(I'm an Antarctic biologist and try to minimise human impacts on wildlife).

Do you have any guidelines from the biology "community" that might help us amateur photographers do a better job of minimizing our impact on wildlife? Aside from approaching too close, what else should we do/not do? I've heard differing opinions regarding the effects of flash (especially at night), baiting, etc. Thanks.
 

digigal

Traveling the world one step at a time.
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Aug 26, 2014
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Frodo said:
There is a general rule in Antarctica that you are not allowed to approach closer than 5m to wildlife. Sure, if you sit still and they come to you, that's different. (I'm an Antarctic biologist and try to minimise human impacts on wildlife).

I'm sorry that it wasn't clear but I am an experienced photographer in Antarctica and have spent many, many hours on land in Antarctica and So Georgia at multiple sites and am very well aware of the regulations and respectful of them. I've found sitting quietly usually leads to curious penguins investigating me (or abruptly weaned elephant seal pups hitting your back trying to nurse while you are trying to photograph at St Andrew's). I want to have the best wide angle lens for those occasions. The chicks and adults will also frequently walk close by when you are sitting quietly and it's the best opportunity to get the best pictures of normal behavior.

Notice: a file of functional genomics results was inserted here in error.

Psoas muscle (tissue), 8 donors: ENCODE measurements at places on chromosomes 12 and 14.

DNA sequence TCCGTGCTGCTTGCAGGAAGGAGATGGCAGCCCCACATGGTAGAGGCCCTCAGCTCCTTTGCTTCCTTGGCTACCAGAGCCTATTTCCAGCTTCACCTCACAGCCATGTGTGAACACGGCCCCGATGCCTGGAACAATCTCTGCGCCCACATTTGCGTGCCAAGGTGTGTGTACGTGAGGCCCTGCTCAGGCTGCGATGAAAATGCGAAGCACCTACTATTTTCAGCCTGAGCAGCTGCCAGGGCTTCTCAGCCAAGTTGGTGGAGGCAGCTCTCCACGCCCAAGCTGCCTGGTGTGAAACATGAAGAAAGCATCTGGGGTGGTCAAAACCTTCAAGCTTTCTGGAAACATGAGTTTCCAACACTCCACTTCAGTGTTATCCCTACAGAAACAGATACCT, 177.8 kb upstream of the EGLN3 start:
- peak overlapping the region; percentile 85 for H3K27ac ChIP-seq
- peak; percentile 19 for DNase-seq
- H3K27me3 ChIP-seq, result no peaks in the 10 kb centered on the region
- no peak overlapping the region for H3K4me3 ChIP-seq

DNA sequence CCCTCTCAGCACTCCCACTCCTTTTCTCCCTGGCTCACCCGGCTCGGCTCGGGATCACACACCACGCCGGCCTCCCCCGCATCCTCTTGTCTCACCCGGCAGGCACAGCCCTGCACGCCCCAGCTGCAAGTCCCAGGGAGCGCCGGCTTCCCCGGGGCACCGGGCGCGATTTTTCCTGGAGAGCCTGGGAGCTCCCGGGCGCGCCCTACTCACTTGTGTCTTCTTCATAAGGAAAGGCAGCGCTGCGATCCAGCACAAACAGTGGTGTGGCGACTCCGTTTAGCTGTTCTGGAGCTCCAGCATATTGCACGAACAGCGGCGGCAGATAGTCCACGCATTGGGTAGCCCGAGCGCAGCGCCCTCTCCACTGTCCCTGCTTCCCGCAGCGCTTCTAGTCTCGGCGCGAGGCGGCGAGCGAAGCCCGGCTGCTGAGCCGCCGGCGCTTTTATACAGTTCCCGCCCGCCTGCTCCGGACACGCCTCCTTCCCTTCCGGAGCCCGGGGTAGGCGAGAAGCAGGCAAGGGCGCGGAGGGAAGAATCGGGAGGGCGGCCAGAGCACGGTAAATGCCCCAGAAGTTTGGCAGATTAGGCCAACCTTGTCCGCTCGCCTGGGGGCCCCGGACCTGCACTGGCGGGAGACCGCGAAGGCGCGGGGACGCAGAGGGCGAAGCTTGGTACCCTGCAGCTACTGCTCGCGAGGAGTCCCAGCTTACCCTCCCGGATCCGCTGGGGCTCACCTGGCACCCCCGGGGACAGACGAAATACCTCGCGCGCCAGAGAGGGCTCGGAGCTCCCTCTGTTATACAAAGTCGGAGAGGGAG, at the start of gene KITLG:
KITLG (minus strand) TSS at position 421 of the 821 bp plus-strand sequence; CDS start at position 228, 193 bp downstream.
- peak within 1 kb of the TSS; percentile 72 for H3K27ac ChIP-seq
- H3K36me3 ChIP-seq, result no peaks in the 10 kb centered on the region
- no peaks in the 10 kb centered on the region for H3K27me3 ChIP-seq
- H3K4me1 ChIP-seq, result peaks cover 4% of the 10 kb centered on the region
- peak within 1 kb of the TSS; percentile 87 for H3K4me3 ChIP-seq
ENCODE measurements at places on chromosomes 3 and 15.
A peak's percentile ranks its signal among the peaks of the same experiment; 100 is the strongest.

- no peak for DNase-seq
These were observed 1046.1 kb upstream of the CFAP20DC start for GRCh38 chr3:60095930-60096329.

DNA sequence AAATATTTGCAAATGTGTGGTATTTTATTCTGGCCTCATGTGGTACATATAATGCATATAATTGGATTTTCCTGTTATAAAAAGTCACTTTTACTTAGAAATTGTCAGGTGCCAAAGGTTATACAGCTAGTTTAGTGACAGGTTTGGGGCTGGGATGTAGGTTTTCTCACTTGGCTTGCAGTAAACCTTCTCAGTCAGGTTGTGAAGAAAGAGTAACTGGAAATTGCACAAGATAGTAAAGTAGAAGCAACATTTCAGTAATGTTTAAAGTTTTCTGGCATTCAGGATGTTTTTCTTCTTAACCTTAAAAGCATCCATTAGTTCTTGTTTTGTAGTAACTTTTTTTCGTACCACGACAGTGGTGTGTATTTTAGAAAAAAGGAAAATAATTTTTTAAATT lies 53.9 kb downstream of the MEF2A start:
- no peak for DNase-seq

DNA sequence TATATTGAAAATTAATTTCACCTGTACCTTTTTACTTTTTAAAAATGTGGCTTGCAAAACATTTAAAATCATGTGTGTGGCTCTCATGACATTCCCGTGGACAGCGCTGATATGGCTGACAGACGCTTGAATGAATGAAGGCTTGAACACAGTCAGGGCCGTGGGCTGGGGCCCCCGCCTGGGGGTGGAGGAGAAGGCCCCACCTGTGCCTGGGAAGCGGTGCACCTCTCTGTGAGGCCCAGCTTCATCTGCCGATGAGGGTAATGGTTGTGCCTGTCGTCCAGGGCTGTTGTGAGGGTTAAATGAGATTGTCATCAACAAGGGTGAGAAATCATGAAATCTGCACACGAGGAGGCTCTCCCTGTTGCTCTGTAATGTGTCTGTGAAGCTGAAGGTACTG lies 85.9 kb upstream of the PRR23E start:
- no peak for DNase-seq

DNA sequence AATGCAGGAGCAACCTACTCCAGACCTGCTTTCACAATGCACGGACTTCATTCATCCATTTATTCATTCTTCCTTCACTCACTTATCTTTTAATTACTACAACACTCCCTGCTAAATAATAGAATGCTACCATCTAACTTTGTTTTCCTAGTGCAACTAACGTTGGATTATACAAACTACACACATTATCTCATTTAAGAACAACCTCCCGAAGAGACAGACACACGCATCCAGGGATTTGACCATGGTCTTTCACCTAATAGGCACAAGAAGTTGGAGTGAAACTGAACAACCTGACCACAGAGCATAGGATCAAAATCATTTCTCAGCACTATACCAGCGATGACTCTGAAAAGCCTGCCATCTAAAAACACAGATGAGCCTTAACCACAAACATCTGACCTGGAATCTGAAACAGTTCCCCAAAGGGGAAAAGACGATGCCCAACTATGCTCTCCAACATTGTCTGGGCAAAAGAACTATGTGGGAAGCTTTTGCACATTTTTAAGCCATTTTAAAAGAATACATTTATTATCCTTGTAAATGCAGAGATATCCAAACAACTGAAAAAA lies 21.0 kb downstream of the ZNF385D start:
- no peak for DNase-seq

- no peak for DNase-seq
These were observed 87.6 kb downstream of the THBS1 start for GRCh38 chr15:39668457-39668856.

While I was sitting quietly on the beach at Brown Bluff next to a bergie bit that was stuck next to shore, these Adelies hopped up and ran around while I photographed them with this being one of the results. Letting them come to you is the best strategy.